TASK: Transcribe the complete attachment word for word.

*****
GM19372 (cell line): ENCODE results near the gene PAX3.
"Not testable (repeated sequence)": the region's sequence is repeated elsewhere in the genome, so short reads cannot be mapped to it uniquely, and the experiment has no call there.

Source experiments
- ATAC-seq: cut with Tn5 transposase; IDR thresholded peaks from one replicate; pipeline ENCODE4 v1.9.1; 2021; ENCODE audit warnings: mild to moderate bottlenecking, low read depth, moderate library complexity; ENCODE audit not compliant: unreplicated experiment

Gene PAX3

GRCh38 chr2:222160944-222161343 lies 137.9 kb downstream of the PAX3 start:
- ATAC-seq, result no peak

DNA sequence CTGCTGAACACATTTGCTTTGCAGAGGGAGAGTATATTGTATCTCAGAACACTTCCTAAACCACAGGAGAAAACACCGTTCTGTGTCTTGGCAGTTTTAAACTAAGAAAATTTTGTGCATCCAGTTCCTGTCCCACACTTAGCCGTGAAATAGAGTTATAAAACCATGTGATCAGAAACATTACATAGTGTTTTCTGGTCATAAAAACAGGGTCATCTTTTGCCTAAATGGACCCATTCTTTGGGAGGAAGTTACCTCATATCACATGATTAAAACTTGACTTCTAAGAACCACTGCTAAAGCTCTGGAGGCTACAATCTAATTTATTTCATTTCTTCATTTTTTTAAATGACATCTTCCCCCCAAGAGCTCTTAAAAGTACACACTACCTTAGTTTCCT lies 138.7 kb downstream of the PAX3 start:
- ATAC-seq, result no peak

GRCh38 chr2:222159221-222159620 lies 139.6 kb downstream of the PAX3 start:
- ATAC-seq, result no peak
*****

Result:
GM19372 (cell line): ENCODE results near the gene PAX3.
"Not testable (repeated sequence)": the region's sequence is repeated elsewhere in the genome, so short reads cannot be mapped to it uniquely, and the experiment has no call there.

Source experiments
- ATAC-seq: cut with Tn5 transposase; IDR thresholded peaks from one replicate; pipeline ENCODE4 v1.9.1; 2021; ENCODE audit warnings: mild to moderate bottlenecking, low read depth, moderate library complexity; ENCODE audit not compliant: unreplicated experiment

Gene PAX3

GRCh38 chr2:222160944-222161343 lies 137.9 kb downstream of the PAX3 start:
- ATAC-seq, result no peak

DNA sequence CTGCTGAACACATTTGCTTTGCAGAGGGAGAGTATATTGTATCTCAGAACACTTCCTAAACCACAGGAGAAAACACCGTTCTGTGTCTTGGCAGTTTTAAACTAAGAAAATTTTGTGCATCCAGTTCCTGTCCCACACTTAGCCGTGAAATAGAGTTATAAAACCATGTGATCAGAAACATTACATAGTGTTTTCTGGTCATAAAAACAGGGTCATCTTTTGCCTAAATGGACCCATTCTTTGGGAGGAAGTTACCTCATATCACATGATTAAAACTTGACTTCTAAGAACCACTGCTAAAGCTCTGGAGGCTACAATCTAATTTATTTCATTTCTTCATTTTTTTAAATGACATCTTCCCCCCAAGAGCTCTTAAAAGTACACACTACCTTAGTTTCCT lies 138.7 kb downstream of the PAX3 start:
- ATAC-seq, result no peak

GRCh38 chr2:222159221-222159620 lies 139.6 kb downstream of the PAX3 start:
- ATAC-seq, result no peak